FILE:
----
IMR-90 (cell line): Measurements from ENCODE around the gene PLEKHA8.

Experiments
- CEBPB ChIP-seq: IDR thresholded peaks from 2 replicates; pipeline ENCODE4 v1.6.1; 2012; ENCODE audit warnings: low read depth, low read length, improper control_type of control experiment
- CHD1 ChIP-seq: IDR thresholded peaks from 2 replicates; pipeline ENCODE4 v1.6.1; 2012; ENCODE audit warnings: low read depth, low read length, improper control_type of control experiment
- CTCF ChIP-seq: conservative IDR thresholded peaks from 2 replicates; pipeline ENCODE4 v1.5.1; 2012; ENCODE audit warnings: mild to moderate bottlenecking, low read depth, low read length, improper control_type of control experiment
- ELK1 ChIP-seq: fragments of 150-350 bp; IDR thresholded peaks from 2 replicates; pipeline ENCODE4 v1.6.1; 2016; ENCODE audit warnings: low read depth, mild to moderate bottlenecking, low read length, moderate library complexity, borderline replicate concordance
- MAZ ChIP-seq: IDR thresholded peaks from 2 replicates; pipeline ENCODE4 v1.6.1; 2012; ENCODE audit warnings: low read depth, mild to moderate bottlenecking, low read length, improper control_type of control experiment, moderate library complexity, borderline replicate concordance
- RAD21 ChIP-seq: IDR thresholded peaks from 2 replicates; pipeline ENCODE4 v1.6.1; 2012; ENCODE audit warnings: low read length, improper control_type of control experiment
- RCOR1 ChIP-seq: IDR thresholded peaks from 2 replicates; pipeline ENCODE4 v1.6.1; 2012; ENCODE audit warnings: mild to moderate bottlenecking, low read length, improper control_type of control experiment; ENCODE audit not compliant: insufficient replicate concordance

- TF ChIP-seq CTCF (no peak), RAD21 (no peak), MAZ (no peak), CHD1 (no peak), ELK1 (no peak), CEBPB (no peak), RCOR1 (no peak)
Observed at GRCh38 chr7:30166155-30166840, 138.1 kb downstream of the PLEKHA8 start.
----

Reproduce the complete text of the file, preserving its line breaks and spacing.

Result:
IMR-90 (cell line): Measurements from ENCODE around the gene PLEKHA8.

Experiments
- CEBPB ChIP-seq: IDR thresholded peaks from 2 replicates; pipeline ENCODE4 v1.6.1; 2012; ENCODE audit warnings: low read depth, low read length, improper control_type of control experiment
- CHD1 ChIP-seq: IDR thresholded peaks from 2 replicates; pipeline ENCODE4 v1.6.1; 2012; ENCODE audit warnings: low read depth, low read length, improper control_type of control experiment
- CTCF ChIP-seq: conservative IDR thresholded peaks from 2 replicates; pipeline ENCODE4 v1.5.1; 2012; ENCODE audit warnings: mild to moderate bottlenecking, low read depth, low read length, improper control_type of control experiment
- ELK1 ChIP-seq: fragments of 150-350 bp; IDR thresholded peaks from 2 replicates; pipeline ENCODE4 v1.6.1; 2016; ENCODE audit warnings: low read depth, mild to moderate bottlenecking, low read length, moderate library complexity, borderline replicate concordance
- MAZ ChIP-seq: IDR thresholded peaks from 2 replicates; pipeline ENCODE4 v1.6.1; 2012; ENCODE audit warnings: low read depth, mild to moderate bottlenecking, low read length, improper control_type of control experiment, moderate library complexity, borderline replicate concordance
- RAD21 ChIP-seq: IDR thresholded peaks from 2 replicates; pipeline ENCODE4 v1.6.1; 2012; ENCODE audit warnings: low read length, improper control_type of control experiment
- RCOR1 ChIP-seq: IDR thresholded peaks from 2 replicates; pipeline ENCODE4 v1.6.1; 2012; ENCODE audit warnings: mild to moderate bottlenecking, low read length, improper control_type of control experiment; ENCODE audit not compliant: insufficient replicate concordance

- TF ChIP-seq CTCF (no peak), RAD21 (no peak), MAZ (no peak), CHD1 (no peak), ELK1 (no peak), CEBPB (no peak), RCOR1 (no peak)
Observed at GRCh38 chr7:30166155-30166840, 138.1 kb downstream of the PLEKHA8 start.